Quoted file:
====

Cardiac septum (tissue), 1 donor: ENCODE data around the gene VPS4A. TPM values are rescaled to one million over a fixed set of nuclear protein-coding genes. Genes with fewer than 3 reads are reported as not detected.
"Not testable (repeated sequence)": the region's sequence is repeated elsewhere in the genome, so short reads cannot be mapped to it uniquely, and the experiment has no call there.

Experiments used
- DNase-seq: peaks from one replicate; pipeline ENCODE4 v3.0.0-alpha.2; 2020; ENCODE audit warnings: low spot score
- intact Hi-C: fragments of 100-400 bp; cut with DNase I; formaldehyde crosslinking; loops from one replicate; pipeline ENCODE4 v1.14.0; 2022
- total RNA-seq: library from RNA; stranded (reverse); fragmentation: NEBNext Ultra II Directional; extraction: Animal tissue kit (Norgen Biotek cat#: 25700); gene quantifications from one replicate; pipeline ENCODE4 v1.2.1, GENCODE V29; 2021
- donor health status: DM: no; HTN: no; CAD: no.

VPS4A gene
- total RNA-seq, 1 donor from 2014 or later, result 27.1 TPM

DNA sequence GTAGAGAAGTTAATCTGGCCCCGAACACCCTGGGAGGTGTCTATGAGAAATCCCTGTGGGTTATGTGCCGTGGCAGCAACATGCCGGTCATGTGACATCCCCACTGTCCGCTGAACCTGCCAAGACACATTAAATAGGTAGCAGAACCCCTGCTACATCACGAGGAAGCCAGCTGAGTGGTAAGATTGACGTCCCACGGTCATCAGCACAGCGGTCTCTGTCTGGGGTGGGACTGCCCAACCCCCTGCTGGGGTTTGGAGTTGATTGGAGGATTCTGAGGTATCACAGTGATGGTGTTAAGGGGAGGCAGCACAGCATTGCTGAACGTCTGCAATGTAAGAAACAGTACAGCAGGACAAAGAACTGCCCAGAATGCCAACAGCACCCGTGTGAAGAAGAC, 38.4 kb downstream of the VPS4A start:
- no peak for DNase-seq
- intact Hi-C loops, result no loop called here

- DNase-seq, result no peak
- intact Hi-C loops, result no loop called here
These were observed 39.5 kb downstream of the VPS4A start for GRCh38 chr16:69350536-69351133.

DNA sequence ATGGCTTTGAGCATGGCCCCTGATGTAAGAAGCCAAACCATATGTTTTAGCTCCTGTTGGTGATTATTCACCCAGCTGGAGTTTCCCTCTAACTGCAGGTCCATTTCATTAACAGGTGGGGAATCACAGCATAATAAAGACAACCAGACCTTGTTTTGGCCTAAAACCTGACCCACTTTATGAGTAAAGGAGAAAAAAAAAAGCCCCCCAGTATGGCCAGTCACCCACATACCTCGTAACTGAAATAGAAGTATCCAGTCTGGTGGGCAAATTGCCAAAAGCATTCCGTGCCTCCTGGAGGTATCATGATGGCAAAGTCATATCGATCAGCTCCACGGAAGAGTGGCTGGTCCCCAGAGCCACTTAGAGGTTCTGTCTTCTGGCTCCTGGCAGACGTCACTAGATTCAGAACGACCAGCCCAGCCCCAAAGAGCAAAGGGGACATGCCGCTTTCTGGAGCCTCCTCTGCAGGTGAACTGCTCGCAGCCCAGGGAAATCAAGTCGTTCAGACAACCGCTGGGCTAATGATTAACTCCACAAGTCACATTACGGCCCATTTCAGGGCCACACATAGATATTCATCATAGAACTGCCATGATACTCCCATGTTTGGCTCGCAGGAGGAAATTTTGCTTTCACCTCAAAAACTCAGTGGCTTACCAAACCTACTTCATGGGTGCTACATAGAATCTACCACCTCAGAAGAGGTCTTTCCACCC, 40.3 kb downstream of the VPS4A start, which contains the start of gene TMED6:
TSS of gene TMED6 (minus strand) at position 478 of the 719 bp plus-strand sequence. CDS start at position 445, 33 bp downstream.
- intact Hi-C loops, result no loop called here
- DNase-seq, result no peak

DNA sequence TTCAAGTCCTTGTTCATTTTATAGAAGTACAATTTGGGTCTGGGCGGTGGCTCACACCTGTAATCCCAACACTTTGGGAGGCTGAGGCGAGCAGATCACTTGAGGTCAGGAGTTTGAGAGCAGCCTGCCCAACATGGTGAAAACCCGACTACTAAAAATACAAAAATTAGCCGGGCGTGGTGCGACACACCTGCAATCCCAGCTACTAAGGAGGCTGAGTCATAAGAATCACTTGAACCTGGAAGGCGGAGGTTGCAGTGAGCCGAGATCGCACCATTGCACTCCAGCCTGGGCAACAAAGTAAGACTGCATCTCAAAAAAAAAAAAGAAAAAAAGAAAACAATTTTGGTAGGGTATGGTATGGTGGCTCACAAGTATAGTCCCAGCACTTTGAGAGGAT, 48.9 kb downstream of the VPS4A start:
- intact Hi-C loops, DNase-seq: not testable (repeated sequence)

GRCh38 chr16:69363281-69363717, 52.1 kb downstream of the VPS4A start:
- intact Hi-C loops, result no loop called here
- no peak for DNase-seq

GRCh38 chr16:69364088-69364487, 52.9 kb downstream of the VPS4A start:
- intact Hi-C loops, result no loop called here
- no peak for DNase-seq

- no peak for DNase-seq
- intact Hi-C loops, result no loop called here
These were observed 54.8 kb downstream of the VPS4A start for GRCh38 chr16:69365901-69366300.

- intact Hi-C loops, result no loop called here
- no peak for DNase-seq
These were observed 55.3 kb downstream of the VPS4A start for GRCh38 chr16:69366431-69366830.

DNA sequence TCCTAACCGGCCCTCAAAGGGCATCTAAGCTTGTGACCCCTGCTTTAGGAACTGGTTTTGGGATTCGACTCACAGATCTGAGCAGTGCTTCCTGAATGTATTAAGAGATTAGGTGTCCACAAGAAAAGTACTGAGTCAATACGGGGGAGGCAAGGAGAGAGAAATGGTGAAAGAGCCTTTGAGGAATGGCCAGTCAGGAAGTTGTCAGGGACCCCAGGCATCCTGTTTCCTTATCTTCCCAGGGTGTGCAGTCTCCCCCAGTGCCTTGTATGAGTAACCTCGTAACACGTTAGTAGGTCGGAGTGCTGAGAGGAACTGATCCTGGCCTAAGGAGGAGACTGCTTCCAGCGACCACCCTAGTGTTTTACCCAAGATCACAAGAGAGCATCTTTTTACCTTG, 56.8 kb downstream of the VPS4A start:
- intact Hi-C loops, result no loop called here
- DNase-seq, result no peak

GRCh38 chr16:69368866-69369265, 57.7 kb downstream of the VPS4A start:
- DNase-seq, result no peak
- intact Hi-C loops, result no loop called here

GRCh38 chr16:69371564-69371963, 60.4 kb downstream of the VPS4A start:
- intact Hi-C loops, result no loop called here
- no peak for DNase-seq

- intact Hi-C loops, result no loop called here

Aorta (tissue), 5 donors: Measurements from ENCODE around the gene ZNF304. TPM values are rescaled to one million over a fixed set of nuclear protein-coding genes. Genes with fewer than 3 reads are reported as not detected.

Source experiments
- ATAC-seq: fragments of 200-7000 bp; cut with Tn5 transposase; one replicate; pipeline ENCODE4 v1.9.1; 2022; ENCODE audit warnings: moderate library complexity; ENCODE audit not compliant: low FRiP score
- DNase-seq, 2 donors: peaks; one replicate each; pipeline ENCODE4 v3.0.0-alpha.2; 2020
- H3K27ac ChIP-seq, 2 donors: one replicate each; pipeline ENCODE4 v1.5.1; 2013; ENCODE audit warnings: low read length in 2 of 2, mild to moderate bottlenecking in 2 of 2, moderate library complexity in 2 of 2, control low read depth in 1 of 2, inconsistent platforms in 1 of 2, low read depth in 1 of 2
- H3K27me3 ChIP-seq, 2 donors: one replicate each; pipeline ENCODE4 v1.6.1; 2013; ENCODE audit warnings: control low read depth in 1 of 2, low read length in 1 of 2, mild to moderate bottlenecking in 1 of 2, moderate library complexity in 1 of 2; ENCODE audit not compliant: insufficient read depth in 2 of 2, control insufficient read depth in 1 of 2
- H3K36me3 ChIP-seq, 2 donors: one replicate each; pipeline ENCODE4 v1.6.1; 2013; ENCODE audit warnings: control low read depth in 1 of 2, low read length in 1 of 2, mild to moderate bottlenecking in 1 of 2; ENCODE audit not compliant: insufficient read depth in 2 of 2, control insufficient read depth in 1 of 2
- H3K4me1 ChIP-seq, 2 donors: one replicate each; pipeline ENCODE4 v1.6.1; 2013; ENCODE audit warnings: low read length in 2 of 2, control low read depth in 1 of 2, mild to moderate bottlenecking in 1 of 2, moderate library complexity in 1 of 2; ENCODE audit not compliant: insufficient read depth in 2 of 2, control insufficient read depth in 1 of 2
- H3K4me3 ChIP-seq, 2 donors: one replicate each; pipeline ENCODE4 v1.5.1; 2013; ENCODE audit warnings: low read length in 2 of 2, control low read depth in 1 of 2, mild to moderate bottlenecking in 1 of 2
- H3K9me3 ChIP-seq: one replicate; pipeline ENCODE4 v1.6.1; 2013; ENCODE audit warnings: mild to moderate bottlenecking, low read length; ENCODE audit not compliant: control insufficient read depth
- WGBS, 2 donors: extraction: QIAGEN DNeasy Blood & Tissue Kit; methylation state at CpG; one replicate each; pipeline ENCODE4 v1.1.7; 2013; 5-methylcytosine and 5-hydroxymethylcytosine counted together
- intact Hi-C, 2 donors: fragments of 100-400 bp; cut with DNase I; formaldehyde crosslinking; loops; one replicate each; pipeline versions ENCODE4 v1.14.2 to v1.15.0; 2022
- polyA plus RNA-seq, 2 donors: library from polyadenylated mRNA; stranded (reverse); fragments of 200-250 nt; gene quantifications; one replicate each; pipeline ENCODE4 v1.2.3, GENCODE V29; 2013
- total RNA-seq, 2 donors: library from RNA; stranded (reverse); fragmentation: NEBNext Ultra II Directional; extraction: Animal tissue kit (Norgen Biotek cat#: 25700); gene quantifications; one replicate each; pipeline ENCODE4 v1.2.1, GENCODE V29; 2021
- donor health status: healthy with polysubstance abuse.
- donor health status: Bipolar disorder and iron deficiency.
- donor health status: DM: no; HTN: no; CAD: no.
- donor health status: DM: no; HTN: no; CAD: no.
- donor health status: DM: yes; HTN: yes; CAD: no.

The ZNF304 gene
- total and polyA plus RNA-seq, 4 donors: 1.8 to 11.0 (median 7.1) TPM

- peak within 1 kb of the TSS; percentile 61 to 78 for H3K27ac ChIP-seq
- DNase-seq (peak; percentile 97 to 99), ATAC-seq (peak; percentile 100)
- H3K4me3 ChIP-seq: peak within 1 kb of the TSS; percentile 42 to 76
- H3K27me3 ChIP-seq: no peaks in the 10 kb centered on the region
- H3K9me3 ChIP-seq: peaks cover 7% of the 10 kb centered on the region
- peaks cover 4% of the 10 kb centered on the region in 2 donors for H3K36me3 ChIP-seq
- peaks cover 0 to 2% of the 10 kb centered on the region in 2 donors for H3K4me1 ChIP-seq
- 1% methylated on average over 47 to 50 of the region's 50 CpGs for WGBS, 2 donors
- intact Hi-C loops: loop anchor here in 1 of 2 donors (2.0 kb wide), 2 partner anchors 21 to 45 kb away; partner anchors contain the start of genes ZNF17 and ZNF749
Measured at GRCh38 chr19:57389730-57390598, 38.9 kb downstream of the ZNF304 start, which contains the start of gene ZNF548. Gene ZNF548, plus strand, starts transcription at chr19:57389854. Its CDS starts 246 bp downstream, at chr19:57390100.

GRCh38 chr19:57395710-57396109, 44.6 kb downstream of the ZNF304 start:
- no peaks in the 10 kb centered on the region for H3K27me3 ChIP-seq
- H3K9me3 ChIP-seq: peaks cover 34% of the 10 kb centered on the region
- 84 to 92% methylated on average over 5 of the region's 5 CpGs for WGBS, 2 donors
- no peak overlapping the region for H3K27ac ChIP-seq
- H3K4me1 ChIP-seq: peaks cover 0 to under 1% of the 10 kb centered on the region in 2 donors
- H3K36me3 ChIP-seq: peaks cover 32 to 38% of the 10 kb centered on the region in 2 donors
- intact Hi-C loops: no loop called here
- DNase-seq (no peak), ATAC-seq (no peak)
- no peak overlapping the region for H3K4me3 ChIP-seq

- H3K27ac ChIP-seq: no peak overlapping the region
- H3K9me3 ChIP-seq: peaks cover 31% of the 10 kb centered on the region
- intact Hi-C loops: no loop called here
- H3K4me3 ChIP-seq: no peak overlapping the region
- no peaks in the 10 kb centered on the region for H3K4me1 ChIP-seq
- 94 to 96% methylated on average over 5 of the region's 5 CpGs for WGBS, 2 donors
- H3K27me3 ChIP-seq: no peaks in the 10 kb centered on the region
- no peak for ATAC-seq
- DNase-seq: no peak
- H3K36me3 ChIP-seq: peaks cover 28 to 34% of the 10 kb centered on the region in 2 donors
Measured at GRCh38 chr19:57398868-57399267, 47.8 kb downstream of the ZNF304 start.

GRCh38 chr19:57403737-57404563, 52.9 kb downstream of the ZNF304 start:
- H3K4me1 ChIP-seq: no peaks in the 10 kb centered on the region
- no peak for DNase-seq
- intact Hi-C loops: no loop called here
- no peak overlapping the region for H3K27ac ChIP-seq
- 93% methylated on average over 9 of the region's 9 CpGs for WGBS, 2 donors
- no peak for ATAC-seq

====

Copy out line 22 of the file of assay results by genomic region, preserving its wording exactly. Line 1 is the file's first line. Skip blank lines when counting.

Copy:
GRCh38 chr16:69363281-69363717, 52.1 kb downstream of the VPS4A start: